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Saturday, 17 September 2016

NKEM - Tale of A Lady's Man (Part 3)

By On 17:01:00
 She could not have said anything more before visiting the kitchen. “the world of a man is in his stomach and the other places,” they say.

“Yea what were you saying,” I asked as if I was ready to have another narrative essay of Amaka and the suspected result of her escapades.

“Nkem, even though I am disappointed that you could think about me this way, I wouldn’t blame you for being afraid to lose that which belongs to you. All I seek, I find in you,” was all I could utter as I reciprocated with an open palm running down her face to the chest and a warm embrace that lasted as long as was enough for the soup she kept on fire to get burnt to carbon black.

“My God!” she screamed as she let go and headed to the kitchen. She then returned with a gloomy face – one which I was truly sorry for. “The soup is gone,” she said as though reporting the death of a loved one, with her hands wrapped round herself tightly, her mammaries beautifully suspended.

I was worried because she had nothing to eat for the night. I had just finished the fried rice which was left in the afternoon. She was to make do with the soup and some semo while we took tea and bread the next morning. It was late to go out to the streets in search of fast food but I had to make some move so my lady can have something for the night.

I made for the wardrobe, got my wallet and headed towards the door but she held me back and said softly, “no need, I was only worried about how bad you’ll feel about the burnt food.

I was already belly-filled knowing that she had accepted the fact that what she suspected about Amaka’s condition was false. I was in fact fed up with having to hear that name – Amaka.

I was not convinced that she will be fine throughout the night. I struggled to let go and moved towards the door. She reached for the door – before I could – and held the handle, removing the key from the door so that I had no option than to stay back. Resting her back on the door with both hands spread open in a way that sent an invitation for a passionate hug, lips pushed away from her face in a perfectly rounded shape, making two pinked-coloured halves – one above and  the other below –  she whispered, “let me eat you up and I will be okay for the night.”

I stood still, eyes wide open, feet lifting, thoughts waning and strength failing, while the movie reel-rolled.
The rest is story.



Monday, 12 September 2016

NKEM - Tale of A Lady's Man (Part 2)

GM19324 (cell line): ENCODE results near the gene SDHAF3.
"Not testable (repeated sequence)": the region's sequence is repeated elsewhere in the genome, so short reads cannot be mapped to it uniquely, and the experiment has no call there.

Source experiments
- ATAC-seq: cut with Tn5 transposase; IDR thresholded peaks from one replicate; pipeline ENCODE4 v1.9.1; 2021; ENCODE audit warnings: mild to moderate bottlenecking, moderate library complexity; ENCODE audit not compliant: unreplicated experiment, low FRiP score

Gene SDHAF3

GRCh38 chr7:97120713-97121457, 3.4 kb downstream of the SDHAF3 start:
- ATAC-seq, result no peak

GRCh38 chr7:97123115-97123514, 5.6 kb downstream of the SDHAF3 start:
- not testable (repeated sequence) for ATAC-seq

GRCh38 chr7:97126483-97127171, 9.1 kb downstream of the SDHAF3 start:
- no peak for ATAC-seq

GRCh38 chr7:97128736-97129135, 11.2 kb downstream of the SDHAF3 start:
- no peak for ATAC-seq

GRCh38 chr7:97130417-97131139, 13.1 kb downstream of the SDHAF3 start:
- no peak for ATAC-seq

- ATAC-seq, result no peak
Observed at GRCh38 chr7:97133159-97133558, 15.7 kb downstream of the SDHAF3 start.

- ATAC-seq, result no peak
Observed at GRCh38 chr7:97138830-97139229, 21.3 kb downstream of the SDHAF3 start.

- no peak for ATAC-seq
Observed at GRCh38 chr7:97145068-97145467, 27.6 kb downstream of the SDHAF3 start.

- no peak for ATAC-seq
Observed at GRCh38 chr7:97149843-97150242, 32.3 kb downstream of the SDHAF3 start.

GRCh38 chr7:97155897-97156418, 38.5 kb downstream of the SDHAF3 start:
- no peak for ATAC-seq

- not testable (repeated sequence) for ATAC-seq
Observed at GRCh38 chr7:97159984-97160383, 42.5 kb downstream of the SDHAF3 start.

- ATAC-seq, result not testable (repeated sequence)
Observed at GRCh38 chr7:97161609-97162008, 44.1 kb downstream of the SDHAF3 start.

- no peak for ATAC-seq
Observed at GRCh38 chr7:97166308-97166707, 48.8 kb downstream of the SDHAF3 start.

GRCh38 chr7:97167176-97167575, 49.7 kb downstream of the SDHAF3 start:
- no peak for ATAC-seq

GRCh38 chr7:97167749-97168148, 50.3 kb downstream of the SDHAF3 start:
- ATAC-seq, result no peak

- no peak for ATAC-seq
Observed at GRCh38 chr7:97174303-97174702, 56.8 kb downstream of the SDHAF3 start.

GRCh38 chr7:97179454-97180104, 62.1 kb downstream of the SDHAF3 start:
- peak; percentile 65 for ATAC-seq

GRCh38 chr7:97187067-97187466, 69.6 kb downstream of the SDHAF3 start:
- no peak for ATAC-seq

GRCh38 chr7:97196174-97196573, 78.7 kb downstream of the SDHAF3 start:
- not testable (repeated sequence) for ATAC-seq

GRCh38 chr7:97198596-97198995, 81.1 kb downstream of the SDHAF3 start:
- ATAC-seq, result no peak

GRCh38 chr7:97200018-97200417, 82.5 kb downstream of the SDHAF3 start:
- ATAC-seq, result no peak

By On 23:27:00
Having failed me, my thoughts became ashamed to even rise again and make meaning from what it had already taken in.
I could barely think of anything plausible as Nkem repeated, “Nna we need to talk,” her eyes on me like the scorching headlamps of those heavy duty trucks that plied the highways at night. I could swear that I was safe but whether my thoughts agreed too was uncertain as I went tachycardic.

When a woman summons you for a talk, silence with very open ears were the key as every word uttered before she concluded could be used against you in her own courtroom. So, I kept mute as I tried to stare back at her – I had to stare back just to nurture confidence.

“I was at Amaka’s house today,” she started. “She is not well. She complained of abdominal pain all the while we were together. When I asked her to describe the kind of pain she experienced, she said it appeared something was moving in her tummy and she kept feeling as if she would throw up the next minute especially at early hours. She also complained of loss of appetite each time she caught sight of cooked food.” I was still mute but listening attentively in its literal sense just to stay out of trouble. “She also complained of slight headache and change in the colour of her urine.” At this point, she stopped and I knew she was waiting for me to say something.

I could swear that I hardly recorded all she said, but being honest with her would do me no good. I had to delay my response with a light contagious smile which I succeeded in transmitting to her. I could only remember I heard abdominal pain, emesis and anorexia. I guessed that was about the time I was still wholly in the room with her.

“Yes yes yes,” I responded with a relief in my heart that I could at least remember a part of what she said. “Advise her to report to the clinic the next day. There are a number of laboratory investigations she would have to undergo to ascertain what is wrong.”

“What are those tests?” she asked with a stern look. “Nkem, you know that these terminologies are strange to you. You may not understand them. Besides, you are not even a health professional,” I jokingly teased her.

The Nkem that I know would not give me a stern look even when there was no money in the house. But this time, I kept thinking my head out with inaccessible results.